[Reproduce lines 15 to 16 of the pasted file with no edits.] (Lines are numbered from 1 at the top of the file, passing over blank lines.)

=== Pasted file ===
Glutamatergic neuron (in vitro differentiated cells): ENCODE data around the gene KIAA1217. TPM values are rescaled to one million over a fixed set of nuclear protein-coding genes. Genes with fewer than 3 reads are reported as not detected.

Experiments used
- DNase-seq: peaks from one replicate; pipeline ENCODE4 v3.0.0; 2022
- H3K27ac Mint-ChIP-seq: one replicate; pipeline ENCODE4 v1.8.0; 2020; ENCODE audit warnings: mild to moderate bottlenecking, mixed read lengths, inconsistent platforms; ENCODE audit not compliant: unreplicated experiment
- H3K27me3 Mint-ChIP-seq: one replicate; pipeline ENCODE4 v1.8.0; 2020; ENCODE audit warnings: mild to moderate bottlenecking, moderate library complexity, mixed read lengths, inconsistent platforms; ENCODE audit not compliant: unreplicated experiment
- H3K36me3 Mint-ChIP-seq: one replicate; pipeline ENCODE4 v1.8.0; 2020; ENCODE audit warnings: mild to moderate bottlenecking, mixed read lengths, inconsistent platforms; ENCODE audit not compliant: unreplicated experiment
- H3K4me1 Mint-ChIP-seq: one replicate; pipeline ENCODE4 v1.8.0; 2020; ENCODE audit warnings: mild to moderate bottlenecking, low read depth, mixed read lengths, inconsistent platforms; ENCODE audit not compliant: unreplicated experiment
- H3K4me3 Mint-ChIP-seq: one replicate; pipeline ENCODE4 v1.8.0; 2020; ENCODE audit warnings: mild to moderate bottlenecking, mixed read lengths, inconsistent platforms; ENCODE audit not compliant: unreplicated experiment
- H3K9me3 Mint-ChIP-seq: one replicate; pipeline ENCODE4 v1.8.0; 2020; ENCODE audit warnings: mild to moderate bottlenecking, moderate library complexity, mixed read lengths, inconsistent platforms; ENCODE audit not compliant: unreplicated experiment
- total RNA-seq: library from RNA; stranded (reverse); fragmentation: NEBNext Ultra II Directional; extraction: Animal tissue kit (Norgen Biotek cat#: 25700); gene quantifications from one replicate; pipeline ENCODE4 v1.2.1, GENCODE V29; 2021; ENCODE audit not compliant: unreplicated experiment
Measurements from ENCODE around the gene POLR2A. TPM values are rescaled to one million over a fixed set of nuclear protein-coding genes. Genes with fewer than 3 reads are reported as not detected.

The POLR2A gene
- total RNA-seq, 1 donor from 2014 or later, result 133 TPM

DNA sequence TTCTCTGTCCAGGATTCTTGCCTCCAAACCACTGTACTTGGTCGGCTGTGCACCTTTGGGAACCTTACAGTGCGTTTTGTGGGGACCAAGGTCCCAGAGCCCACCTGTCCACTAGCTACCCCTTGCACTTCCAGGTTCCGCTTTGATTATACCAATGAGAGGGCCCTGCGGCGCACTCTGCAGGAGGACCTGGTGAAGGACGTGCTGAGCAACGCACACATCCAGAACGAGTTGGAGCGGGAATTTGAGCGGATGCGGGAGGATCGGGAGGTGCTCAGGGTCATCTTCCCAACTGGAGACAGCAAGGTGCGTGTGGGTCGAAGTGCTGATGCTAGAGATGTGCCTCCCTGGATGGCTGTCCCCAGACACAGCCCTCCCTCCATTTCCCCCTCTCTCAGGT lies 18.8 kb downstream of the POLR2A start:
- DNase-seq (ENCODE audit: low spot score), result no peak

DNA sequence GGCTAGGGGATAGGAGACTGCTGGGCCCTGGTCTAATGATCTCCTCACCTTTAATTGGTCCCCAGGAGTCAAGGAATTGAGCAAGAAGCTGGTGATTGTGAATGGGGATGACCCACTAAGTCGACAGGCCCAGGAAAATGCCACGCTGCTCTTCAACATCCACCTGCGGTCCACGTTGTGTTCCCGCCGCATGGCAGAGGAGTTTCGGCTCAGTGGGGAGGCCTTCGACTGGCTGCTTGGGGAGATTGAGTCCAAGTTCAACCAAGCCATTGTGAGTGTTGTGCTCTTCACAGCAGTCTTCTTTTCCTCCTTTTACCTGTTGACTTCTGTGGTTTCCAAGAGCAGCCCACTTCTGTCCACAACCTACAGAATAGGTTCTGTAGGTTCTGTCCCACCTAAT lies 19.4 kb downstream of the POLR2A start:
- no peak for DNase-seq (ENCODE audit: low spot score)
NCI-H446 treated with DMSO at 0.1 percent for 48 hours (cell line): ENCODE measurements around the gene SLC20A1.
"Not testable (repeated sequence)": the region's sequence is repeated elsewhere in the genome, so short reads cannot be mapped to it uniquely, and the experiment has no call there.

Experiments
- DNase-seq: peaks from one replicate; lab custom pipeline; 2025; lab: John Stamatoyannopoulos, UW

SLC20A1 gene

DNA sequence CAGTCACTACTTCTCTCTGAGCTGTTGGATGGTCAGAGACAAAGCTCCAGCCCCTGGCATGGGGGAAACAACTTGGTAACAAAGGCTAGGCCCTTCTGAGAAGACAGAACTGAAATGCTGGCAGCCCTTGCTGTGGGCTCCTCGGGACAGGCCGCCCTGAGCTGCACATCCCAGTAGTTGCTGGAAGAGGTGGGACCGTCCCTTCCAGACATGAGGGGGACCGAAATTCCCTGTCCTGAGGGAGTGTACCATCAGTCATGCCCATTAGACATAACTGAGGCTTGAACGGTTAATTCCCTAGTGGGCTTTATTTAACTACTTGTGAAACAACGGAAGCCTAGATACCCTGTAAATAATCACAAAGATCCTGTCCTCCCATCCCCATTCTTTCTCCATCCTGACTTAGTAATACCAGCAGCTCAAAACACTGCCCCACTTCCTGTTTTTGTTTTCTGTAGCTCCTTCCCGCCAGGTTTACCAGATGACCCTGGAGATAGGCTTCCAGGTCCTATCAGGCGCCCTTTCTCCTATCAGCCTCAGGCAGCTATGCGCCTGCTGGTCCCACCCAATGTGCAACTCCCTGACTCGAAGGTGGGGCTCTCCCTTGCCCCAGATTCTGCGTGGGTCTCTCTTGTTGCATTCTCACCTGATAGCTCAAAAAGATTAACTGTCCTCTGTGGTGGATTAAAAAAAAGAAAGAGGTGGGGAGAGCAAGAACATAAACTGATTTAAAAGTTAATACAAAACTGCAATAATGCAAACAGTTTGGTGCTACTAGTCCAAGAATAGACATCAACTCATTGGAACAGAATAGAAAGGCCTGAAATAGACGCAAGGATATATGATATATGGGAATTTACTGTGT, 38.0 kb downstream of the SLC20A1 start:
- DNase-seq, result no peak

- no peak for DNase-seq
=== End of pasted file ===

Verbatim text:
- DNase-seq (ENCODE audit: low spot score), result no peak

DNA sequence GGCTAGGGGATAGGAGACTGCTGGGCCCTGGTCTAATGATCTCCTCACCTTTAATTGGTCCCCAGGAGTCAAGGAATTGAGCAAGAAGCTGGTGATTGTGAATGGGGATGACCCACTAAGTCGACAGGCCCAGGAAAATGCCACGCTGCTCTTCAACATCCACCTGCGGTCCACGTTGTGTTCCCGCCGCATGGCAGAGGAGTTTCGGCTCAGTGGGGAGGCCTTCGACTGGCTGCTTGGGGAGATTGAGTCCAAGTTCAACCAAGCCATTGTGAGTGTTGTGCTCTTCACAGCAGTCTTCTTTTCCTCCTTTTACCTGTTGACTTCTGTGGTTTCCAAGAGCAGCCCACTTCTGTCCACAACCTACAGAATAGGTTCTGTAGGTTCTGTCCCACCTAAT lies 19.4 kb downstream of the POLR2A start: